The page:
Hi
I am trying to run this query:

mysql_query("update group_data set title='$title', desc='$title' where groupid='$groupid'");

but the problem is that I get this error:

You have an error in your SQL syntax; check the manual that corresponds to your MySQL server version for the right syntax to use near 'desc='' where groupid='32'' at line 1

I could not see any problems in that query. I tried to update one value at a time; when I update the title filed only everything seems to work fine, but when I try to update the desc field I get the same error.

what is the problem?

Hi.

The word 'desc' is a reserved SQL keyword.
If you want to use it in a query like that, you need to enclose it in back-ticks. Like:

UPDATE group_data SET title='$title', `desc`='$title' WHERE groupid='$groupid'

hi
you can also rename desc fileld name is better way b'cos desc is used with order by clause in mysql


Thnaks

hi
you can also rename desc fileld name is better way b'cos desc is used with order by clause in mysql


Thnaks

Agreed. It's best to stay away from SQL keywords when naming your fields. (You can find a list of reserved words here)

It's also best to stay away from abbreviations and vague alterations to names. Like using desc rather than Description.
(Or did you perhaps mean Descendant, or did you misspell Desk... who knows?)

I don't agree. As long as you use correct cyntax (ie. `desc`) and as long as you know what `desc` means it isn't a problem. I use desc myself.

I don't agree. As long as you use correct cyntax (ie. `desc`) and as long as you know what `desc` means it isn't a problem. I use desc myself.

You should never assume you are going to be the only one maintaining your code.
Not unless you can be 110% sure you are going to be the only one... in which case none of this matters in the slightest.

But... what if, in the future, you get a new job, or get promoted, or whatever... and somebody else has to take over.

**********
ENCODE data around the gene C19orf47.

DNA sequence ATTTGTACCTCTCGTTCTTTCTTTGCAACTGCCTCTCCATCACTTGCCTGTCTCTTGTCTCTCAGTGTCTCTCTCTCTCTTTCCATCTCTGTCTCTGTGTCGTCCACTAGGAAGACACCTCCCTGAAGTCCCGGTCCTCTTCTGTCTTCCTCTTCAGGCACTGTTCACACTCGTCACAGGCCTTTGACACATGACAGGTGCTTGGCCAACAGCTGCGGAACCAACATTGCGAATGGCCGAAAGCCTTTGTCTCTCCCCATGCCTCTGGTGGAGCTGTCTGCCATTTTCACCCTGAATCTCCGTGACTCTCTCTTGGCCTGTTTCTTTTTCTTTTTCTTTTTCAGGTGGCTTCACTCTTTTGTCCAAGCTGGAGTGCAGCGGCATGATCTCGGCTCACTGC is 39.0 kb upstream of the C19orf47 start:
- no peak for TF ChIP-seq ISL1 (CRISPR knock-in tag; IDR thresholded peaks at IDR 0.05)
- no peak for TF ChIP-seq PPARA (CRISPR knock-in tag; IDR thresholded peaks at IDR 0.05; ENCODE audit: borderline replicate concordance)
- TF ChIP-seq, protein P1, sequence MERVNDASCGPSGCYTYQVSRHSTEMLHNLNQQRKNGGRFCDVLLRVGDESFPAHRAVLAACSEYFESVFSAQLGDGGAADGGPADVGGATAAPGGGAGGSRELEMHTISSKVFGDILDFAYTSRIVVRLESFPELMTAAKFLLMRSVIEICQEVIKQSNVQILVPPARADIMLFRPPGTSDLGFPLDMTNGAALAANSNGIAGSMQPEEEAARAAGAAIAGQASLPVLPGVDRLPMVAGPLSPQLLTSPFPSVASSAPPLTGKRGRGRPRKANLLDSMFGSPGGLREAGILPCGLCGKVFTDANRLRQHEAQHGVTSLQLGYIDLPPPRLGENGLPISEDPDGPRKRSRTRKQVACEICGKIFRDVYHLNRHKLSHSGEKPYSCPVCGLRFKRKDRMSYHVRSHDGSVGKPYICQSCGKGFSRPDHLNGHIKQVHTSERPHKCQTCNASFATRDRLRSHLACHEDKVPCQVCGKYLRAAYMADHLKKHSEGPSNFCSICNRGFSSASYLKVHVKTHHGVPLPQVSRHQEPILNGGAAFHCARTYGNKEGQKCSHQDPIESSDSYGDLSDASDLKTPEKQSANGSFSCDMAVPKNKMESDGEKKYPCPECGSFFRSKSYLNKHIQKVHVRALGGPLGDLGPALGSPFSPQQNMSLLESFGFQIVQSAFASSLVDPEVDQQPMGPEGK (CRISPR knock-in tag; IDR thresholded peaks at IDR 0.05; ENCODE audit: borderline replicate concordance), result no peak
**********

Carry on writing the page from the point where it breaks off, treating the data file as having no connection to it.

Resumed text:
Now this somebody has to struggle with all these vague field names that you knew so well.
Not to mention that this person might not be aware of keyword conflicts, which would cause him problems exactly like the one the OP is having.

Or, lets say, you leave this project for a few years, and when you come back you can't quite recall all of the vague field names.
Has happened to me, and probably most developers.

thank you guyes, Atli in particular.

As of the name confusion I always use the comment field in phpmyadmin in order to explain the function of every field, which I think would solve the problem of confusion for others.

Thanks again

Ahh nice, I didn't know you could directly add comments to tables and columns like that.

In a SQL query, that would be like:

CREATE TABLE `tTable` (
    `id` Serial Primary Key Comment 'This is the primary key',
    `title` VarChar(255) Not Null Comment 'The title of the row',
    `desc` Text Not Null Comment 'The description of the row',
    `created` TimeStamp Not Null Default CURRENT_TIMESTAMP Comment 'Pretty self explanatory, really'
)ENGINE=InnoDB DEFAULT CHARSET utf8 COMMENT 'A test table, just for fun!';

Thanks for the hint ;-)

Well, they would be screwed. All there is to it, good practive for him. Besides you only have to look at the script to figure out what the column is used for, for instance you wouldn't put desc in <tr><td>Name:</td><td><?=$row['desc']?></td></tr> LOL. Just pulling your leg. But seriously, I am stuck in the habbit now :P.

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